An Irish family stands outside their home in Killarney during the Great Potato Famine.Heritage Images (Getty Images)

1972 film directed by Swedish director Jan Troell immigrants It was nominated for an Oscar and won a Golden Globe. Starring Max von Sydow and Liv Ullmann, the film tells a universal story that could have taken place in any of the thousands of villages in Europe at the time, and now stretches from Africa to Latin America. It depicts people escaping slavery in many places around the world. and those who, in search of a new life, fall into eternal poverty and must face a possibly fatal journey into the unknown.

Filmin offers a version of the same story in a three-episode series, also titled immigrants. “Are we going to force our children into a life of misery because of fear of the unknown?” the father asked his wife, determined to set out despite the dangers of crossing the Atlantic. Masu. “The ship will sink. The sea is the grave of the infidels,” says the neighbor upon learning of their plan. Currently, the Nordic countries are among the richest and most prosperous places in the world. It is difficult to imagine that these were lands of hunger, despair, and servitude for centuries.

This obsession with immigration as invasion is particularly offensive in Spain. Because immigration is never a distant collective memory. It was our parents, uncles, aunts, and us during the economic crisis of 2008 who headed north in search of a future. Those who left faced prejudice, advanced through the ranks, and changed places significantly, often never missing the country they fled as political or economic refugees.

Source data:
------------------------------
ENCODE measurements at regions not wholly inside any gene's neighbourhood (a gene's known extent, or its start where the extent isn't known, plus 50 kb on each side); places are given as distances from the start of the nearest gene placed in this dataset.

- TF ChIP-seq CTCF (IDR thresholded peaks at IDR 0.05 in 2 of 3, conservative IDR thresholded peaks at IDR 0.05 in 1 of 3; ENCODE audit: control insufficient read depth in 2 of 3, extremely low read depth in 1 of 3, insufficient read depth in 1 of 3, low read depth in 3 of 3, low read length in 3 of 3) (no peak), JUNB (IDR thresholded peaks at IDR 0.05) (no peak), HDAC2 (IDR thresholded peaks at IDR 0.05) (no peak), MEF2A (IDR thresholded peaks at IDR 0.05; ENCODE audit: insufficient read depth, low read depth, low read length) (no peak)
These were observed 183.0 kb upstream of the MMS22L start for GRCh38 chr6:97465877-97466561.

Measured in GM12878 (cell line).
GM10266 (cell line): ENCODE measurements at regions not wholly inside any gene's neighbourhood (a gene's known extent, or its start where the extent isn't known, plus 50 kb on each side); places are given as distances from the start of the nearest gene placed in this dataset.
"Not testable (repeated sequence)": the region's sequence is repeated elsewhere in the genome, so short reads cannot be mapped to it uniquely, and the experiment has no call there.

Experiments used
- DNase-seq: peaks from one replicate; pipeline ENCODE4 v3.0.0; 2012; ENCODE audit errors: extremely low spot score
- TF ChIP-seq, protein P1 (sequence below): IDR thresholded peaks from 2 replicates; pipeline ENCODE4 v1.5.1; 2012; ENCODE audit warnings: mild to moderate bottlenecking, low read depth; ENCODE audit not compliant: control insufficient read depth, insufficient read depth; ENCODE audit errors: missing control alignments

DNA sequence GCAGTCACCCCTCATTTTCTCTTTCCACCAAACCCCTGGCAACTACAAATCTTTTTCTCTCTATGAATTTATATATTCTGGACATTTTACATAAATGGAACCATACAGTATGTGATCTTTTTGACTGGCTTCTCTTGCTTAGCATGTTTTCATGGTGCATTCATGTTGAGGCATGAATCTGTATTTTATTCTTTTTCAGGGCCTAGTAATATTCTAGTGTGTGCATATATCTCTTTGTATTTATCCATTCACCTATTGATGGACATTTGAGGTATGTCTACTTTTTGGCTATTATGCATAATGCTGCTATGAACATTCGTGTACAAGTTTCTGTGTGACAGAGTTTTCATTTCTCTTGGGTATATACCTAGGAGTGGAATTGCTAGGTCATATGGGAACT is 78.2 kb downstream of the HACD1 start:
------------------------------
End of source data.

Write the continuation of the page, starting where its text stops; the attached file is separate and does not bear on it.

worth seeing again Bente a alemannia, Pepe!The film begins in the village of Peralejos in Teruel. There, the priest still turns off the television if he deems a program too risqué. Immigrant José Sacristan returns to this village in his Mercedes Benz and it seems that all his dreams have come true. And he persuades his childhood friend Alfredo Landa to return to Munich with him. Aside from the clichés, berets and sideburns, the film remains a portrait of the longings of a remote society controlled by a dictatorship. “If you earn one, peseta You can get 4 here Duros There? ” Landa asks the Sacristan. “There’s nothing but Fanta and sunflower seeds here,” another character says of Spain mired in Franco’s dingy post-war years.

National Monument to the Potato Famine, Clew Bay, Mulliske, County Mayo, Ireland.Holger Royer (Getty Images)

Depending on reality, the dream of living in Germany becomes a life as a third-class citizen with a second-class job. They live in a pension with exiled Republican Antonio Ferrandis, who still talks about the Republican defeat at the Battle of Brunete: “If we had won, you would be here.” “I wouldn’t have been there,” he points out. When his Spanish friends return home for Christmas, Ferrandis says: Everyone died. Even my enemies. When I walk into a casino, no one knows me. I would be as much a foreigner as I am here. ”

It’s a sentiment shared by many immigrants. “We no longer belong anywhere.” Leaving a country and becoming a foreigner is almost always a difficult experience, even when things are going well. To attack immigration and make it a central issue in Europe is to deny who we are and one of the most important aspects of our history.